Iowans’ voices are being shut out of legislative debate

June 8, 2020 8:00 am

Capitol visitors watch a subcommittee meeting on video as social-distancing rules prevent public attendance of some proceedings. (Photo by Jim Obradovich for Iowa Capital Dispatch)

The three-day return of the Iowa Legislature has done more harm than good to the people of Iowa. Legislative leaders should again suspend their session now and not come back until lawmakers find a better way to balance public access to the legislative process with the safety measures needed to avoid spreading COVID-19.

I knew before I went to the Capitol on Wednesday, the first day of the resumed legislative session, that any health precautions in place for members of the public would be undermined by lawmakers themselves.

What I did not expect was that the public health measures would be even more lax for members of the public entering the Capitol than they were on March 16.

On the last day before the Legislature suspended its session, members of the public had their temperature taken orally and they were asked questions about potential exposure before they entered the building.  On that day, less than two dozen Iowans had tested positive for COVID-19 in the entire state.

A forehead thermometer is used to check the temperatures of Capitol visitors. (Photo by Jim Obradovich for Iowa Capital Dispatch)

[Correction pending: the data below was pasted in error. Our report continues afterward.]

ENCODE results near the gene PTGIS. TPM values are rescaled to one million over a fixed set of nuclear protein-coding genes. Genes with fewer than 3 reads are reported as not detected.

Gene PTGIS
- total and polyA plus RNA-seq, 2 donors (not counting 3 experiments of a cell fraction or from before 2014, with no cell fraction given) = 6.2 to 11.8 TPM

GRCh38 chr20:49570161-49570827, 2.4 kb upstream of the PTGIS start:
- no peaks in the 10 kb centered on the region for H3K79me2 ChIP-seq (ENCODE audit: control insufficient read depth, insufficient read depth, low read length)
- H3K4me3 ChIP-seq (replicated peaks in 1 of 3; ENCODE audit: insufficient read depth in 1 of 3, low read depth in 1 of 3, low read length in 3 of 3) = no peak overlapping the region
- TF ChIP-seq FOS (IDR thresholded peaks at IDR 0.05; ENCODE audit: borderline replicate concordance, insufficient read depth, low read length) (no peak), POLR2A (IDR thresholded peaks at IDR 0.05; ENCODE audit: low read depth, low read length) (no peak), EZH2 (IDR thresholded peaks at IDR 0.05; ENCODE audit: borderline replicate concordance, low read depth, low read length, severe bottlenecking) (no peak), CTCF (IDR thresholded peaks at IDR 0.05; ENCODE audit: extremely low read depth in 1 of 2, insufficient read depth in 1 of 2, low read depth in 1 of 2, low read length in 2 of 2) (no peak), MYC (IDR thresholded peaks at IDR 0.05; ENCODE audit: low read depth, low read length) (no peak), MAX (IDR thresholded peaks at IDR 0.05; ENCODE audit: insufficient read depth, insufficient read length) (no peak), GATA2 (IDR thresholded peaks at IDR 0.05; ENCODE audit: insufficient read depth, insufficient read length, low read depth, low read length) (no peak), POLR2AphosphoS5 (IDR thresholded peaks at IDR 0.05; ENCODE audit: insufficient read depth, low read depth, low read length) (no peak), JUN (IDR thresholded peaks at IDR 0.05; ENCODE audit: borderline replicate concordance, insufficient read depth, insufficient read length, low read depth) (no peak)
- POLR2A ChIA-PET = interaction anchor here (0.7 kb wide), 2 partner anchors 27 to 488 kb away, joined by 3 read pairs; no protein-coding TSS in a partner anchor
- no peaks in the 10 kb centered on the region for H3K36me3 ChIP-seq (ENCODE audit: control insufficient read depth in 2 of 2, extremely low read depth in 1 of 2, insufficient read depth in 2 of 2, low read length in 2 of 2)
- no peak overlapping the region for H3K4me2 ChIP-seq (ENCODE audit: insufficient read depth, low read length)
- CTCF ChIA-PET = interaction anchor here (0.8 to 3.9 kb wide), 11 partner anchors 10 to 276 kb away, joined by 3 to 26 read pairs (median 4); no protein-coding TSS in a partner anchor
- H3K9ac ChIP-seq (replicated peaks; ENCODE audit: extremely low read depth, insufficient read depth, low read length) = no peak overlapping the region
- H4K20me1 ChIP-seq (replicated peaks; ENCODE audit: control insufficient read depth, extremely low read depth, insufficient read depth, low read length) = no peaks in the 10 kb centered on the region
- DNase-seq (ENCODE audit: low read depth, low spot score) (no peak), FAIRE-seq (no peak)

On June 3, they received a temperature check with a far-less-accurate forehead thermometer and then were allowed to enter without any questions about potential exposure. So anyone who might be infected but was not yet showing symptoms was free to go infect others. On June 2, the Polk County health department had reported 324 new cases of COVID-19 and 20 deaths.

I suppose the lack of serious health screening doesn’t matter much, because lawmakers were not required to submit to even those minimal precautions. Most of the Republican legislators did not wear any sort of face covering and many did not make an effort at social distancing measures as recommended by public health officials. This led to heated debates on the floor of the House and Senate.

Those who were prudent enough to stay away from that inherently risky setting were left to try to follow debate online. That offered its own set of challenges.

The public access to the legislative process was better in some ways and worse in many others. On the plus side, full committee meetings and subcommittees were livestreamed and recorded, which doesn’t normally happen.

But that was not enough to provide adequate public access to the process. The House and Senate approved rules limiting public access, including shortening or doing away with waiting periods between committee approval and floor debate and doing away with public hearings on bills.

An example of this process in action was Senate File 2338. That’s a bill that House Republicans overhauled to provide almost complete immunity to businesses from any responsibility for mitigating the spread of COVID-19 among their employees or the public. Under the legislation, unless someone who contracted COVID-19 from a business can prove actual malice or intent to cause harm, they are pretty much out of luck under this legislation.

The bill, which originally addressed medical malpractice, was approved in Senate on Feb. 25. It was first discussed in a House Commerce subcommittee on June 3. While amendments are not approved in subcommittee, copies had been circulated among lawmakers and the amendment was discussed that morning.